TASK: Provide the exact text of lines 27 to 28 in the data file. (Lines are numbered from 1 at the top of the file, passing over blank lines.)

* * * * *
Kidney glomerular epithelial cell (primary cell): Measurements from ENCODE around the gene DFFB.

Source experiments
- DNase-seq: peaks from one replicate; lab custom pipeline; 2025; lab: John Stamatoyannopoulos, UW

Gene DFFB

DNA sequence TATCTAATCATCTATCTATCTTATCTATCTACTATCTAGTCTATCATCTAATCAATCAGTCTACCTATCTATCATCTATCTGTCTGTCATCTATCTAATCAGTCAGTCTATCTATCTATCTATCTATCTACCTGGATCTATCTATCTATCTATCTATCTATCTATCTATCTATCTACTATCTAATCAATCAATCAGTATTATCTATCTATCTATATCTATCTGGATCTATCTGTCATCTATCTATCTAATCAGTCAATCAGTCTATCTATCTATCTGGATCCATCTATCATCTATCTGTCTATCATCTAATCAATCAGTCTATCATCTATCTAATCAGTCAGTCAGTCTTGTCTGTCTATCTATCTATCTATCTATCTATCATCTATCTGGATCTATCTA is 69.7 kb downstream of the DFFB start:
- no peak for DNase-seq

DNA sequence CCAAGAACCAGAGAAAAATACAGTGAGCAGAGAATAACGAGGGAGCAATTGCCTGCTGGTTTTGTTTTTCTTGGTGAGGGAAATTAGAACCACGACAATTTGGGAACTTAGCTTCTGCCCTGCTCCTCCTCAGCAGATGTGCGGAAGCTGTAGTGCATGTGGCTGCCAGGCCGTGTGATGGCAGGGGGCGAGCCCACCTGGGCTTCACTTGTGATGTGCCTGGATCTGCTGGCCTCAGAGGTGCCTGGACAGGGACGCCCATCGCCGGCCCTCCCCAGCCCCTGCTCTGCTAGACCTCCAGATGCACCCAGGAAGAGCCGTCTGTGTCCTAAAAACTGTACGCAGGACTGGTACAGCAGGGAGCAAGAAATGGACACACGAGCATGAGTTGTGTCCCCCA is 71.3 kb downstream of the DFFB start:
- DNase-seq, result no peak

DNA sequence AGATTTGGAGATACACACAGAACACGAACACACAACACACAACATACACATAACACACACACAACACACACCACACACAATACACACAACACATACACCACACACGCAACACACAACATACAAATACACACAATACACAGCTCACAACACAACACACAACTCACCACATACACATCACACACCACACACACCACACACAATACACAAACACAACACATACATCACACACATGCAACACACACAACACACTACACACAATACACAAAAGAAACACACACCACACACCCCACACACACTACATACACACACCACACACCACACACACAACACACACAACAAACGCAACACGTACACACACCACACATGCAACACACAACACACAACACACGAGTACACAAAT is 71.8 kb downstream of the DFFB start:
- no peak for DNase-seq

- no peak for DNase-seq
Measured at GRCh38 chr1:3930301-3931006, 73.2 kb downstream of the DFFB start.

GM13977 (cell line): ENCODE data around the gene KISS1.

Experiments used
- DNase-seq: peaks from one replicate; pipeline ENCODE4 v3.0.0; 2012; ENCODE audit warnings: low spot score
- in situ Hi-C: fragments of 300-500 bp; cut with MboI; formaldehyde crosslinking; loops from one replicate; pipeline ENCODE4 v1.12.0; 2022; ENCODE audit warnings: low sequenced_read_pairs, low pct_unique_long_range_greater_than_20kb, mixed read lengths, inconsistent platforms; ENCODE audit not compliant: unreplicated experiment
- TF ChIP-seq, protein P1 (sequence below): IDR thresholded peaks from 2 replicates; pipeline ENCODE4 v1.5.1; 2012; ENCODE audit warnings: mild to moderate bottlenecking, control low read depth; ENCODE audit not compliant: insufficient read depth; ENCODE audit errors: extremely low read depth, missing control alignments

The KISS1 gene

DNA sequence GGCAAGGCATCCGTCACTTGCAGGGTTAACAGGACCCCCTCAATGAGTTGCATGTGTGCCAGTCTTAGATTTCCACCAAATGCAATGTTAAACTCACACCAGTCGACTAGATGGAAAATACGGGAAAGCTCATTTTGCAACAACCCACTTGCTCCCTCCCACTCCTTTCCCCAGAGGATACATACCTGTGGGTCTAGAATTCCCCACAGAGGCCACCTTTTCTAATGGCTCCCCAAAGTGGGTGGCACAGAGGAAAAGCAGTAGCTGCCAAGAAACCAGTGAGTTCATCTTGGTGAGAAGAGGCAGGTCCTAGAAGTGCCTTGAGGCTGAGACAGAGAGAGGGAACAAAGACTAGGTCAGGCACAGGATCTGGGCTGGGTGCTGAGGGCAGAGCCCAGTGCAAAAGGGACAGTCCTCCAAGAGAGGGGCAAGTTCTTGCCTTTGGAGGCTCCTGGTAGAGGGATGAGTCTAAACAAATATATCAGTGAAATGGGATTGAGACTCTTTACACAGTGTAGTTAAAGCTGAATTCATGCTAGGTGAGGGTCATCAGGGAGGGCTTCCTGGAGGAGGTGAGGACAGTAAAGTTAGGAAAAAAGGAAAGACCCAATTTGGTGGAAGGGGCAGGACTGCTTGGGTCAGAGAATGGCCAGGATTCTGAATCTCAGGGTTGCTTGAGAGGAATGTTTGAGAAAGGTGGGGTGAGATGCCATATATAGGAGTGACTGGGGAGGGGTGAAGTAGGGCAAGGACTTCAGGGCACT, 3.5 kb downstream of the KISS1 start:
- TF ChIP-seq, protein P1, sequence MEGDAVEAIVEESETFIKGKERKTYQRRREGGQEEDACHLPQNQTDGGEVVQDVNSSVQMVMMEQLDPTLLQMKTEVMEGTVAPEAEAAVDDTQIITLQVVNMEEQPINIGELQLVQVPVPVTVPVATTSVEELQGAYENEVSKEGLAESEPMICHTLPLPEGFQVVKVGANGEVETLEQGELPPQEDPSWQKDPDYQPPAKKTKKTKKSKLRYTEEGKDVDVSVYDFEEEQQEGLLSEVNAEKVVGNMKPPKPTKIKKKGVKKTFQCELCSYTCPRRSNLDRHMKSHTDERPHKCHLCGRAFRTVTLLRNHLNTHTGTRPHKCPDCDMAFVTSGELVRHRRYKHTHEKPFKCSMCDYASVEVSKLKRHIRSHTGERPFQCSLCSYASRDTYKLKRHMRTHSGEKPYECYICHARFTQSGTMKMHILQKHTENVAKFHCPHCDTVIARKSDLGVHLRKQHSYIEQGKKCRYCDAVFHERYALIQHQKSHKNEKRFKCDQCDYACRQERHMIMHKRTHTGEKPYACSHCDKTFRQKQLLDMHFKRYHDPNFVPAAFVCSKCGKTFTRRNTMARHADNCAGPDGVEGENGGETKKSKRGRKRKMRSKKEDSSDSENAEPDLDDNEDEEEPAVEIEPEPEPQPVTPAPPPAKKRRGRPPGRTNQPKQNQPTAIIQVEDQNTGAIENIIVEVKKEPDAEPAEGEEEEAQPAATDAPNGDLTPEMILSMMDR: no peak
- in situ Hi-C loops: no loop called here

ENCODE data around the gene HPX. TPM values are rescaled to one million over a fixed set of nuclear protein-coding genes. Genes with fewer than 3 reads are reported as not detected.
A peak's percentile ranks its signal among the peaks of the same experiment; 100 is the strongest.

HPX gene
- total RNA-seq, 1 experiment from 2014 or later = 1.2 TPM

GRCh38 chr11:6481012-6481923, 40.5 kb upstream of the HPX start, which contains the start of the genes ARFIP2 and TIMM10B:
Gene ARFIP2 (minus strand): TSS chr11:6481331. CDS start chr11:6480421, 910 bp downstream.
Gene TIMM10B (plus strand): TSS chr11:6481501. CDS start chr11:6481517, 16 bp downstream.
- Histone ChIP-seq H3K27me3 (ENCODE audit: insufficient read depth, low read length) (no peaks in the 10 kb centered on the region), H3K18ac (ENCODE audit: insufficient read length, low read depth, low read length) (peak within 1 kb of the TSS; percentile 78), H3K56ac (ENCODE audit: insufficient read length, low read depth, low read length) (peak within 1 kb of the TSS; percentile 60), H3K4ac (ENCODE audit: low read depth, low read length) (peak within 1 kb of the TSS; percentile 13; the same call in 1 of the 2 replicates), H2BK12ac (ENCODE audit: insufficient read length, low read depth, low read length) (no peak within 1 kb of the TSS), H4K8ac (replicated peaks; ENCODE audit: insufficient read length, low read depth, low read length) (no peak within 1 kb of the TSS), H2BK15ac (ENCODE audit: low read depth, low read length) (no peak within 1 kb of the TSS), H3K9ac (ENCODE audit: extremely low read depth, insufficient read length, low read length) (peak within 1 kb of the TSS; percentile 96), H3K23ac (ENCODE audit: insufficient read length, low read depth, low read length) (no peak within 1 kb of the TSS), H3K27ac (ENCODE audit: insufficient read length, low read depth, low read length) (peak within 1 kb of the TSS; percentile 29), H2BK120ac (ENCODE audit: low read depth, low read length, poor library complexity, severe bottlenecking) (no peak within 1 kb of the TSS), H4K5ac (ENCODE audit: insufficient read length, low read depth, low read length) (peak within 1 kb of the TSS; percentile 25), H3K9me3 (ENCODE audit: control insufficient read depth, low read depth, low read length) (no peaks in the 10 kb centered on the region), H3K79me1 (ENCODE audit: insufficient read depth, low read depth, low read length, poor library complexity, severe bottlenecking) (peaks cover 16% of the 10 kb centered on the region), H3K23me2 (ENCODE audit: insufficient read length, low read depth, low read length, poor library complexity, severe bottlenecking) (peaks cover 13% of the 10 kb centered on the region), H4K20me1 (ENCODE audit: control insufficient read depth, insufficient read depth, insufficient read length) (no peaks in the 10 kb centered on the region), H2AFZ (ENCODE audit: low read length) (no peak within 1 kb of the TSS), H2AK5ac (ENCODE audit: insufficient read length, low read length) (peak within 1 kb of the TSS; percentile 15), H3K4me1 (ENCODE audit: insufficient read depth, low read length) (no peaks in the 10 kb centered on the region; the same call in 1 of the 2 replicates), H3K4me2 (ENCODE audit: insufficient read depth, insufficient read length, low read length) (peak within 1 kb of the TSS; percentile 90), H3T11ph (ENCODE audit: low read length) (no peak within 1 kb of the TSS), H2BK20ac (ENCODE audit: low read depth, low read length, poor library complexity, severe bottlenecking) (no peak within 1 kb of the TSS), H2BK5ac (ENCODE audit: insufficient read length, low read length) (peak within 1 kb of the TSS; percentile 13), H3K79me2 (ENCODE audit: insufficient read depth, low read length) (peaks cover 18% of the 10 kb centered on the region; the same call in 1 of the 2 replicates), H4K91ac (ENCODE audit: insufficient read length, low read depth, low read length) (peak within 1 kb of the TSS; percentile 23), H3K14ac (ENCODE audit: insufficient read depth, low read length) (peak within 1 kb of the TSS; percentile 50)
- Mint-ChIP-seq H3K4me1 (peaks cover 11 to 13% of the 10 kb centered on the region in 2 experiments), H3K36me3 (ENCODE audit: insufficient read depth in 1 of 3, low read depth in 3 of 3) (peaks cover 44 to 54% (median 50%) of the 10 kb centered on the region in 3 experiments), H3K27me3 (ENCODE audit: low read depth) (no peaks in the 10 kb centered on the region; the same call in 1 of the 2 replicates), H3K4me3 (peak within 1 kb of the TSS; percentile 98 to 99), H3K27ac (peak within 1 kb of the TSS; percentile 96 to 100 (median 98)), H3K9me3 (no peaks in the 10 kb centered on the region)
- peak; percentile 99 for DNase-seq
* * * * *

Gene ARFIP2 (minus strand): TSS chr11:6481331. CDS start chr11:6480421, 910 bp downstream.
Gene TIMM10B (plus strand): TSS chr11:6481501. CDS start chr11:6481517, 16 bp downstream.